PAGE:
Asia Globe Resized

Numerous media outlets (here, here, and here) are reporting that the United States and 11 Asian countries are nearing a deal on the Trans-Pacific Partnership Treaty (TPP).

The TPP is a sweeping trade agreement that aims to lower barriers to goods and services and set commercial rules of the road amongst 11 Asian countries (Australia, Brunei Darussalam, Canada, Chile, Japan, Malaysia, Mexico, New Zealand, Peru, Singapore, and Vietnam), representing two-fifths of the world’s economy. Representatives from the 12 countries originally arrived for a 2-day meeting, which has stretched into five. Nevertheless, it appears that the parties are close to reaching an agreement in principle before the end of the weekend. The Office of the United States Representatives has set up a “Ministerial Live Stream” from Atlanta, which will announce any agreement live.

The TPP includes a section on foreign direct investment, aiming to provide certain substantive legal protections for investors and investments of each TPP country in the other TPP countries, including provisions to ensure non-discrimination, a minimum standard of treatment, rules on expropriation, and prohibitions on specified performance requirements that distort trade and investment. The investment section will also set out an investor-State dispute settlement mechanism, subject, however, to certain limitations that protect the rights of TPP countries to issue regulations in the public interest, even though such regulation might adversely affect foreign investments.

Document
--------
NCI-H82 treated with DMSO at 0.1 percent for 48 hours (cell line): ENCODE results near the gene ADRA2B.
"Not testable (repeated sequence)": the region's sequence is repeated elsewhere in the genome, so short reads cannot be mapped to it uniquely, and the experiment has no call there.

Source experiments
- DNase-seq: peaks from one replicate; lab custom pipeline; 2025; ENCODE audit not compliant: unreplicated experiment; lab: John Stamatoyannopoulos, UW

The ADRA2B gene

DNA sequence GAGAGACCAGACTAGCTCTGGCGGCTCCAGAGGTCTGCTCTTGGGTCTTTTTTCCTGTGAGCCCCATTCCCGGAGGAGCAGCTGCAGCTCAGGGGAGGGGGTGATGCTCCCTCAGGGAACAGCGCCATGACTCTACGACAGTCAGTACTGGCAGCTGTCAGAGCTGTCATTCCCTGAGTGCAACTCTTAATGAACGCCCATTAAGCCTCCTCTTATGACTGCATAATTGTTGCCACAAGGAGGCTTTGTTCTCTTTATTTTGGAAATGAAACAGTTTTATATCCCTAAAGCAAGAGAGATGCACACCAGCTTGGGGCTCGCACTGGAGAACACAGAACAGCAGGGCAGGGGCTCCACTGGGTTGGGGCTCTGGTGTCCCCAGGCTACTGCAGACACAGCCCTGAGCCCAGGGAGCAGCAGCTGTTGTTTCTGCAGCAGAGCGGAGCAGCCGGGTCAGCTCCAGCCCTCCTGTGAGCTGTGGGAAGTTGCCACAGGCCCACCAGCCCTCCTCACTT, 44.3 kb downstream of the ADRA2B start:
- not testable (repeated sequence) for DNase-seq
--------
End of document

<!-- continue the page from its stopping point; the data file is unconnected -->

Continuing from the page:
About the Author:

Eric Z. Chang, firm founder and Principal, has extensive experience practicing both in civil law and common law systems. He is a former French Avocat à la cour and a current member of the New York and California Bars. He has practiced in Paris, New York and California on cross-border matters involving parties and disputes in Africa, Europe, the United States, Latin America, Asia and the Middle East. His experience covers a wide range of issues and industries: he has represented commercial clients in cases dealing with construction delays and disruptions, finance, securities and accounting fraud, shareholder disputes, maritime attachments, oil and energy, banking and telecommunications. He also represents clients on investor-state disputes, including bilateral investment treaty (BIT) arbitration.